I don’t think a ‘one tier’ system is possible because the FIA can’t force everyone into budget capping – they have to volunteer for it, otherwise the FIA isn’t legally allowed to check their finances.

      So what we have is a ‘de facto’ one-tier system: where the budget-capped option offers such great performance advantages that picking the non-capped route would guarantee uncompetitive-ness.

  6. Arun Srini
    3rd May 2009, 3:05

    FIA without ferrari is like Formula 1 without any European or American circuits – this is more like it, not like F1 without English GP, more than that. Mostly McLaran would also quit, after the genius Ron went off due to the bulying. I’d hate F1, not that I love it becoz of Ferrari in the first place (but I fell in love with it becoz of Ferrari, and Schumi).

  7. I started watching F1 when Ferrari sucked and didn’t know the history, and was a little confused when MS went to that “crap team” as I though of them at the time. Ferrari has nice cars, did great with Brawn, but I would keep watching F1 without them. Homogenization is what I worry about, not one team leaving, no matter if it’s Ferrari or a real team like Williams ;)

  8. F1 without Ferrari or for the likes of it possibly other big teams such as McLaren would be a very sad situation. F1 without a British GP is already looking very very sad. We must remember that all efforts from the FIA should be to make the sports more popular not unpopular.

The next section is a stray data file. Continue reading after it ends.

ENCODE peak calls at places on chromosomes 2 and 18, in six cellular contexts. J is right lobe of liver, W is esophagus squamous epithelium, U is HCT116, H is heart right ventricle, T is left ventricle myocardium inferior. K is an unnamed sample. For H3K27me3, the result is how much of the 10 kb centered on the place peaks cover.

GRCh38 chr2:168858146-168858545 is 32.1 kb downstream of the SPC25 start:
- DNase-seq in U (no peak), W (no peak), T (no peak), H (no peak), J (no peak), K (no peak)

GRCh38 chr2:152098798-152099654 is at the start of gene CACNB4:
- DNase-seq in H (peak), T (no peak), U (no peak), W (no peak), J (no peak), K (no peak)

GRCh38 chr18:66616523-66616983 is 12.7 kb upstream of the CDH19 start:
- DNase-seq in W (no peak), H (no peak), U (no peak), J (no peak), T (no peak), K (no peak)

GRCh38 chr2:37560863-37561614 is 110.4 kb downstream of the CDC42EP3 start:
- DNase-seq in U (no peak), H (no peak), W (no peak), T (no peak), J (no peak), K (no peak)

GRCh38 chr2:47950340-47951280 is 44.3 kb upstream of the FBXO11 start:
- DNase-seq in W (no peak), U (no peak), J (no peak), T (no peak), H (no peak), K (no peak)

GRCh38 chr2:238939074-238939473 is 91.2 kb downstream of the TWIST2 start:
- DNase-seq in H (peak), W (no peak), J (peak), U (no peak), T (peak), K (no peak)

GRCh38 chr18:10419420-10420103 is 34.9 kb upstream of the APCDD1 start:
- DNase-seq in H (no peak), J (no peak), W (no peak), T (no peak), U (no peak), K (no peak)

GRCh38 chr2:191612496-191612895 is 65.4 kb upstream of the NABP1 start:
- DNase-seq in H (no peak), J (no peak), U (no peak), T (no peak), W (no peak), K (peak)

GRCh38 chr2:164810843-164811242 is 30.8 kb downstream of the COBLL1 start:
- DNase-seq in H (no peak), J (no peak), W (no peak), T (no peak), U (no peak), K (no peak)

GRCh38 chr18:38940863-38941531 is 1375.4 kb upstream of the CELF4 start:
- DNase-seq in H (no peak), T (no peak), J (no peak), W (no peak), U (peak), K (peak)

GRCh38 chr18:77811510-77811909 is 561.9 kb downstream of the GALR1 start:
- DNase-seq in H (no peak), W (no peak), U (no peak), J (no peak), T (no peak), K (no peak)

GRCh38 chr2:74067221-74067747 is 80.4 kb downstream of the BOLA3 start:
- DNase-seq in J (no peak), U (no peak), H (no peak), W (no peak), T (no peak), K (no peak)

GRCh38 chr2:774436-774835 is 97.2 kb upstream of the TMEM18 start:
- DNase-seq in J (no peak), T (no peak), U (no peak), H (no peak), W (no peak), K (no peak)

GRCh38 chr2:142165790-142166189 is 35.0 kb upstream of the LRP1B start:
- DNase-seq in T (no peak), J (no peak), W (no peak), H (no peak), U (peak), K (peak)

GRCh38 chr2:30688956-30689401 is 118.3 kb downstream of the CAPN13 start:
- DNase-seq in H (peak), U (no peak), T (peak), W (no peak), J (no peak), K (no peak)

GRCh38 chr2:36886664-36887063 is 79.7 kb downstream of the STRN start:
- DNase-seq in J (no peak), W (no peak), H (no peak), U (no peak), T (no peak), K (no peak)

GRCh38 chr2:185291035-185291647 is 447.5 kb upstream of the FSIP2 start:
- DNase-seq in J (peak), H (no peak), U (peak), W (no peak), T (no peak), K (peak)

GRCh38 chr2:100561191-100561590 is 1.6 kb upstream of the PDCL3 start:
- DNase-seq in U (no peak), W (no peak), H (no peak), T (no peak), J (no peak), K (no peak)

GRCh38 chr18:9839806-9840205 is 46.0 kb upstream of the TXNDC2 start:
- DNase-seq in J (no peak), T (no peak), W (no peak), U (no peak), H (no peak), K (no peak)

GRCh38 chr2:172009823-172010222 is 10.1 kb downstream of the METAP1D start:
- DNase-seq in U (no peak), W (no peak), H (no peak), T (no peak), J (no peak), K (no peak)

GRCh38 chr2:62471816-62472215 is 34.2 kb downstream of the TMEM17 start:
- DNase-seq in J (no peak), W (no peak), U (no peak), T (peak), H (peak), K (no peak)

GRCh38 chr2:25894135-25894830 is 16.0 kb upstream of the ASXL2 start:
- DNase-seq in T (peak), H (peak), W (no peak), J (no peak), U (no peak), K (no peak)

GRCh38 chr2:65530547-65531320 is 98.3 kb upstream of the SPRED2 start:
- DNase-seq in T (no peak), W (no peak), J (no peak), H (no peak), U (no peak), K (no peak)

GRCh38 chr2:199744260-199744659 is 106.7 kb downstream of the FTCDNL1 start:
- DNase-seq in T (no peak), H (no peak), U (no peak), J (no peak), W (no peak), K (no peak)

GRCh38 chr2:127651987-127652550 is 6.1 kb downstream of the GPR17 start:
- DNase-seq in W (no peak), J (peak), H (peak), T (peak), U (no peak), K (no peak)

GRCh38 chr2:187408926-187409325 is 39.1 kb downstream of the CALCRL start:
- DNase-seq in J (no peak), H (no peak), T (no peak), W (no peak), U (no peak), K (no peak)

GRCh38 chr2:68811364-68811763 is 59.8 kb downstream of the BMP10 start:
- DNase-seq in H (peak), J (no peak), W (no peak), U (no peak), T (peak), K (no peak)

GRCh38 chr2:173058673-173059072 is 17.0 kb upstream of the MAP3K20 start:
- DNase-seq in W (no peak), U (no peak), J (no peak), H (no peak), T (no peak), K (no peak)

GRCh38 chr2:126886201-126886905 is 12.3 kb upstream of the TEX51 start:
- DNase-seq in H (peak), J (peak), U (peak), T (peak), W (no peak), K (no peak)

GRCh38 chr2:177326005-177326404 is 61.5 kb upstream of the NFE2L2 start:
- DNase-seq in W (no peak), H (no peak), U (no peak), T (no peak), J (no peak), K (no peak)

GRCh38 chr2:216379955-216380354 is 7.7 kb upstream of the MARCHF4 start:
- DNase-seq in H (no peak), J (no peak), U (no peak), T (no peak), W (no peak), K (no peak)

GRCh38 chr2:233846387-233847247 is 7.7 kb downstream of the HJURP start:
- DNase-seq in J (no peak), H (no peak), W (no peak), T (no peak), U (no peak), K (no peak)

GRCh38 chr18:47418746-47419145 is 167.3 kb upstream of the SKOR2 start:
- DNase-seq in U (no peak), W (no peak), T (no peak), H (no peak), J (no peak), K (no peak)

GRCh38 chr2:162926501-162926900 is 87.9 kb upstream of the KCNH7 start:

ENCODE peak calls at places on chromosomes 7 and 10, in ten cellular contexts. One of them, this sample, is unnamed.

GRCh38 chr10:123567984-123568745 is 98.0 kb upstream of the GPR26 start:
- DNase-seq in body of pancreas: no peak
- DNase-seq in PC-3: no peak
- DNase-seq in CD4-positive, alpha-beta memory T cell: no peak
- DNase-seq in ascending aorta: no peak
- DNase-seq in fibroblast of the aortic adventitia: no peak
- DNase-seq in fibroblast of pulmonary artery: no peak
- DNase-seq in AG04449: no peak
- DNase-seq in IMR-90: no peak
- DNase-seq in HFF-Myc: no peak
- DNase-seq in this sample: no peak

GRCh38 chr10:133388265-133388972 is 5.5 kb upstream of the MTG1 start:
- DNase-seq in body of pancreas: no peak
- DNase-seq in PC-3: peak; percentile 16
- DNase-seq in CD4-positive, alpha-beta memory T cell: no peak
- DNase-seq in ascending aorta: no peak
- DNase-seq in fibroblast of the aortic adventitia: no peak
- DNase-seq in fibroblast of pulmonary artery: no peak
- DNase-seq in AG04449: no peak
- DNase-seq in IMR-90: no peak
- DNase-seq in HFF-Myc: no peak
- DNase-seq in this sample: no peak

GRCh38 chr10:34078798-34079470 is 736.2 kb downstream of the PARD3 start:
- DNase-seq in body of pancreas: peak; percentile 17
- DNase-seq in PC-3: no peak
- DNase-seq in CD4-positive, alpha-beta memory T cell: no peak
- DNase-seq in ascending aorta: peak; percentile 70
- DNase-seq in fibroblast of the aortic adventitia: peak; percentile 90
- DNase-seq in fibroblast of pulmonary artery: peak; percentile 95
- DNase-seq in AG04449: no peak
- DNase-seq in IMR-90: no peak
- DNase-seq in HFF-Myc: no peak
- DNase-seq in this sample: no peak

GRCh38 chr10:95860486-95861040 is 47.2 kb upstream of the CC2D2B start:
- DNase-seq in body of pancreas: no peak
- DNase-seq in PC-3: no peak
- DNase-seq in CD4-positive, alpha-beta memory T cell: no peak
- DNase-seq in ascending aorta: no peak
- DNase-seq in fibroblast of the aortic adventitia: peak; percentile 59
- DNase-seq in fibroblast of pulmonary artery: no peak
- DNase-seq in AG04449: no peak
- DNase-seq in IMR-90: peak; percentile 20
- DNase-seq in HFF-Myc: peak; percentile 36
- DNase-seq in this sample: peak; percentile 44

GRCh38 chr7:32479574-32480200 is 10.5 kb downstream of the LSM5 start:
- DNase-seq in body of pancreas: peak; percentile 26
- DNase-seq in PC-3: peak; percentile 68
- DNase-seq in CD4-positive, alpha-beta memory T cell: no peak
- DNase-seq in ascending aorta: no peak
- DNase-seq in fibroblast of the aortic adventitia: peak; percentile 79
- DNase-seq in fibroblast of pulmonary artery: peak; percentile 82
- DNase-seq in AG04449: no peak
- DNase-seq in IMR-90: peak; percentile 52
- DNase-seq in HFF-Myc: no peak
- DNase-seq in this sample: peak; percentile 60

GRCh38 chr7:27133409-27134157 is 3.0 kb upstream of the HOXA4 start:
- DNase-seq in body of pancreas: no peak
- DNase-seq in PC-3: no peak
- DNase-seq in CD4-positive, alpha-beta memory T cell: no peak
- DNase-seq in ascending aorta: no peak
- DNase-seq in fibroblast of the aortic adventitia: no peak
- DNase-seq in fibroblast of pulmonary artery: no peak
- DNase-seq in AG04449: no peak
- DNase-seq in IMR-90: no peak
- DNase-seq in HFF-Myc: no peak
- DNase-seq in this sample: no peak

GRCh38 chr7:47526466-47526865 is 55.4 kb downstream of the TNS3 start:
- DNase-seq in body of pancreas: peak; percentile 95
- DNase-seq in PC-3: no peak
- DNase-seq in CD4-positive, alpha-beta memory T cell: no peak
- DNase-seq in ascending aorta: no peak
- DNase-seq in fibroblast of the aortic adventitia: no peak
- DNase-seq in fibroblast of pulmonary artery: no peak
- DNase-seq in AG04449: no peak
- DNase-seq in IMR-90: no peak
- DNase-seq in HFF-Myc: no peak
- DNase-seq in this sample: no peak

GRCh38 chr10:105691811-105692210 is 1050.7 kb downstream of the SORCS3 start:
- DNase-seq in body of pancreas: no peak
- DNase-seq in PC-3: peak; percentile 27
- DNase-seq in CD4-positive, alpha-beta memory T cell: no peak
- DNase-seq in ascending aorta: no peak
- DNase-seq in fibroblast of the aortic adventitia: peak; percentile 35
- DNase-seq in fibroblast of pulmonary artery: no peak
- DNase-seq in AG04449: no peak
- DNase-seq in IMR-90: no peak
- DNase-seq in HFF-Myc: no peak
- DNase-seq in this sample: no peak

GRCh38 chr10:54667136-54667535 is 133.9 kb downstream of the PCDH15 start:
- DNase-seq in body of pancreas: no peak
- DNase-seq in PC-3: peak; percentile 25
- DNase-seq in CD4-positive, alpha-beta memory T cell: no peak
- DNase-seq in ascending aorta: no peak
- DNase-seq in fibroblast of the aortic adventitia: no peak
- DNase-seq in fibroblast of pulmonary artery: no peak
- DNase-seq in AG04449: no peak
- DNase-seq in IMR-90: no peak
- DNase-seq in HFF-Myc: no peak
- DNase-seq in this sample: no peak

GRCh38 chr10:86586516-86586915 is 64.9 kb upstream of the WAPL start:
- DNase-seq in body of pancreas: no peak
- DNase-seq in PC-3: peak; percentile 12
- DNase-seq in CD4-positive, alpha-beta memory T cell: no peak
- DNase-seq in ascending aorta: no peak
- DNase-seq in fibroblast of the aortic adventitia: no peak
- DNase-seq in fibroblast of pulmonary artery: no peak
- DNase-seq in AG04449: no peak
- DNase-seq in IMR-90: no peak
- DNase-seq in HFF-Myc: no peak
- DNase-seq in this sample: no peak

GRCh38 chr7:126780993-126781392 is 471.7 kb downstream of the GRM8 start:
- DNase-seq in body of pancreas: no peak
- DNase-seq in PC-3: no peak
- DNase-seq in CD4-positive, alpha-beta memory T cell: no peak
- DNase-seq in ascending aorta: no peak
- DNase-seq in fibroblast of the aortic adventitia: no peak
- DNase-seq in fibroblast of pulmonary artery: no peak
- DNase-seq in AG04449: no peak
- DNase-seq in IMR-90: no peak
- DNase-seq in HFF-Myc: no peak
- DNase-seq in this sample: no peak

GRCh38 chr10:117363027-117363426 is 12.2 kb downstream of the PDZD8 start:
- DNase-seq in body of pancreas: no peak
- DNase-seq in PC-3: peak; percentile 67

9. Sush Meerkat
    3rd May 2009, 12:31

    budget caps?, i’m pretty sure most of the drivers are against it because it may eat into their salary, Massa was one to state as such.

    If I was a northern race engineer i’d tell him “felipe baby, STAY COOL, were getting your full salary to you as soon as possible”
    “for sure I want to be a millionaire”

    1. LOL!!!!! Felipe BABY

  10. Bigbadderboom
    3rd May 2009, 15:11

    How long will FOTA last at this rate? All the teams need to adopt the budget cap and get on with it and this includes Ferrari, I don’t understand what their problem is, do they doubt their engineers, and think the only way they can win is through vast expenditure?

    Ferrari are on full tilt at the moment and it seems to me they need some fresh talent to get them out of their current posiition, (i include some PR advisors in that as well). Ferrari have deep history and have always seemed to be a team with pride, but its current incarnation seem to be too whingy, whiney for me.

    Keith, I know that driver salaries are not included in the cap, but is the cap a starting figure, an investment figure or a total spend? IE can race winnings be spent as an additional spend? I am trying to do the maths, and if FOTA can get a higher figure from Bernie then this would make most teams quite profitable, and I think that may attract a different element of “Investors” to the sport.

    1. I think that Ferrari is the most upset about the budget cap because their business model is very motorsports (Formula 1) centric, and this would interfere greatly. They would be as competitive as any other team under a budget cap, but they would have to SIGNIFICANTLY decrease the size of their F1 team, and shed maybe 3/4 of their headcount. And unlike BMW, Renault, or Toyota, those people couldnt as easily be absorbed into other parts of their (comparatively small)organization. Just a thought.